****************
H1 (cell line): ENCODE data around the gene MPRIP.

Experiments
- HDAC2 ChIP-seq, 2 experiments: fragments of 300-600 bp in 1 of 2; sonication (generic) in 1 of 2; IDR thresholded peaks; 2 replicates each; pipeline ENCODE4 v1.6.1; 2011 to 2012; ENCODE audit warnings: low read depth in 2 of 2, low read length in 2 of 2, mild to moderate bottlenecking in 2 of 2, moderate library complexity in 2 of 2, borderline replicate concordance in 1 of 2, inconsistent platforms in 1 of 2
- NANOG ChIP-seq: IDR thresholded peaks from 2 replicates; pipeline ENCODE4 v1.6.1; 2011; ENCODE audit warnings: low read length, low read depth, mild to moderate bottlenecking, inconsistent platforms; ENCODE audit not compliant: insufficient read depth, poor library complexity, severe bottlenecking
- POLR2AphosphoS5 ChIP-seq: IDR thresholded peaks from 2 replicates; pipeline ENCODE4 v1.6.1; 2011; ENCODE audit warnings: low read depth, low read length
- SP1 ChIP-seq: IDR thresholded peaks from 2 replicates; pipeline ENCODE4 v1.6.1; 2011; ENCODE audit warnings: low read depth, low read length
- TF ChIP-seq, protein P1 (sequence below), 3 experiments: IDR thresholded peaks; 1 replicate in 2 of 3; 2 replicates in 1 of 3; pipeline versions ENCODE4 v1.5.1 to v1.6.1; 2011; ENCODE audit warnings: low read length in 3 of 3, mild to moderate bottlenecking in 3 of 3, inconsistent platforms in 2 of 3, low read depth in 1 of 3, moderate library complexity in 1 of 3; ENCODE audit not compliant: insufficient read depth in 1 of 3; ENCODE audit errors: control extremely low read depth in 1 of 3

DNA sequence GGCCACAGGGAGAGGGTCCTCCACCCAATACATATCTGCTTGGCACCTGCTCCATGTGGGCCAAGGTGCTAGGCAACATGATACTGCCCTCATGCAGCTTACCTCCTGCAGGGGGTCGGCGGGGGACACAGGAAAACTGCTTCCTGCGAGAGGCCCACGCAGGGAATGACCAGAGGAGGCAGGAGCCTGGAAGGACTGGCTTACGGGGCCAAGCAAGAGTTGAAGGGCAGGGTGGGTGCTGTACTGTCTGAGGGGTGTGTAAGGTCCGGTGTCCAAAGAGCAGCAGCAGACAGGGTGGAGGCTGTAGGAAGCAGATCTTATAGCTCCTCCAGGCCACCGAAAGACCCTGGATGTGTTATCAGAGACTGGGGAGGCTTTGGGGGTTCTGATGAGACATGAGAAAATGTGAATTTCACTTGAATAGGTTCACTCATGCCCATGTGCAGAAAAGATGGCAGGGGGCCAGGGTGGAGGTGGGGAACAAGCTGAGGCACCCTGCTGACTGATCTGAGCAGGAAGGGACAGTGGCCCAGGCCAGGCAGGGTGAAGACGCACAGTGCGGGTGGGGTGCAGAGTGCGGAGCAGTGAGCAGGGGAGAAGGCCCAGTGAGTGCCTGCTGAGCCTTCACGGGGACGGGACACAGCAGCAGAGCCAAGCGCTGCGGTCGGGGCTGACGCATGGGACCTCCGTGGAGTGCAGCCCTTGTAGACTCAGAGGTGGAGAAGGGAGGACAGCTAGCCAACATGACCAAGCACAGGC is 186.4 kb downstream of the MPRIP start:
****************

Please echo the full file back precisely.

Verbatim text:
H1 (cell line): ENCODE data around the gene MPRIP.

Experiments
- HDAC2 ChIP-seq, 2 experiments: fragments of 300-600 bp in 1 of 2; sonication (generic) in 1 of 2; IDR thresholded peaks; 2 replicates each; pipeline ENCODE4 v1.6.1; 2011 to 2012; ENCODE audit warnings: low read depth in 2 of 2, low read length in 2 of 2, mild to moderate bottlenecking in 2 of 2, moderate library complexity in 2 of 2, borderline replicate concordance in 1 of 2, inconsistent platforms in 1 of 2
- NANOG ChIP-seq: IDR thresholded peaks from 2 replicates; pipeline ENCODE4 v1.6.1; 2011; ENCODE audit warnings: low read length, low read depth, mild to moderate bottlenecking, inconsistent platforms; ENCODE audit not compliant: insufficient read depth, poor library complexity, severe bottlenecking
- POLR2AphosphoS5 ChIP-seq: IDR thresholded peaks from 2 replicates; pipeline ENCODE4 v1.6.1; 2011; ENCODE audit warnings: low read depth, low read length
- SP1 ChIP-seq: IDR thresholded peaks from 2 replicates; pipeline ENCODE4 v1.6.1; 2011; ENCODE audit warnings: low read depth, low read length
- TF ChIP-seq, protein P1 (sequence below), 3 experiments: IDR thresholded peaks; 1 replicate in 2 of 3; 2 replicates in 1 of 3; pipeline versions ENCODE4 v1.5.1 to v1.6.1; 2011; ENCODE audit warnings: low read length in 3 of 3, mild to moderate bottlenecking in 3 of 3, inconsistent platforms in 2 of 3, low read depth in 1 of 3, moderate library complexity in 1 of 3; ENCODE audit not compliant: insufficient read depth in 1 of 3; ENCODE audit errors: control extremely low read depth in 1 of 3

DNA sequence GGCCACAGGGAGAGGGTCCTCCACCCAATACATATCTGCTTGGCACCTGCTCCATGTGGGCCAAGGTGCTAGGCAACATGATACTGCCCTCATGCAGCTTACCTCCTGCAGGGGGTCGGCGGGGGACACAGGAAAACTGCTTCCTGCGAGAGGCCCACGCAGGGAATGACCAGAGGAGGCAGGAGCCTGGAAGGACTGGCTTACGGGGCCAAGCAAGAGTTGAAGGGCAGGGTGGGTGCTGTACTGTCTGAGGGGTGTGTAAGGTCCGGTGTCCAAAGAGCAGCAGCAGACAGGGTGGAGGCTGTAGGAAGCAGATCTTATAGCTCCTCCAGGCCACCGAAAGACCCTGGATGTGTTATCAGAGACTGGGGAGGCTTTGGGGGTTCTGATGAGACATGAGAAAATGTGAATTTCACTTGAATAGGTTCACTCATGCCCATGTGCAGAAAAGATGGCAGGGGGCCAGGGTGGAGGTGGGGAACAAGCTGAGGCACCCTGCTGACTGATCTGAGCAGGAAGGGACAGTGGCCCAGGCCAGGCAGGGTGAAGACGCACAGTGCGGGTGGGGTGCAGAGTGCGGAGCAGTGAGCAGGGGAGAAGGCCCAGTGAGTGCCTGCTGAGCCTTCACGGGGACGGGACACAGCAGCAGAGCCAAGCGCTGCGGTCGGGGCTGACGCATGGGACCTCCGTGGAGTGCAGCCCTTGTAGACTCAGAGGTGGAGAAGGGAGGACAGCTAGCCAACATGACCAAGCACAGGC is 186.4 kb downstream of the MPRIP start: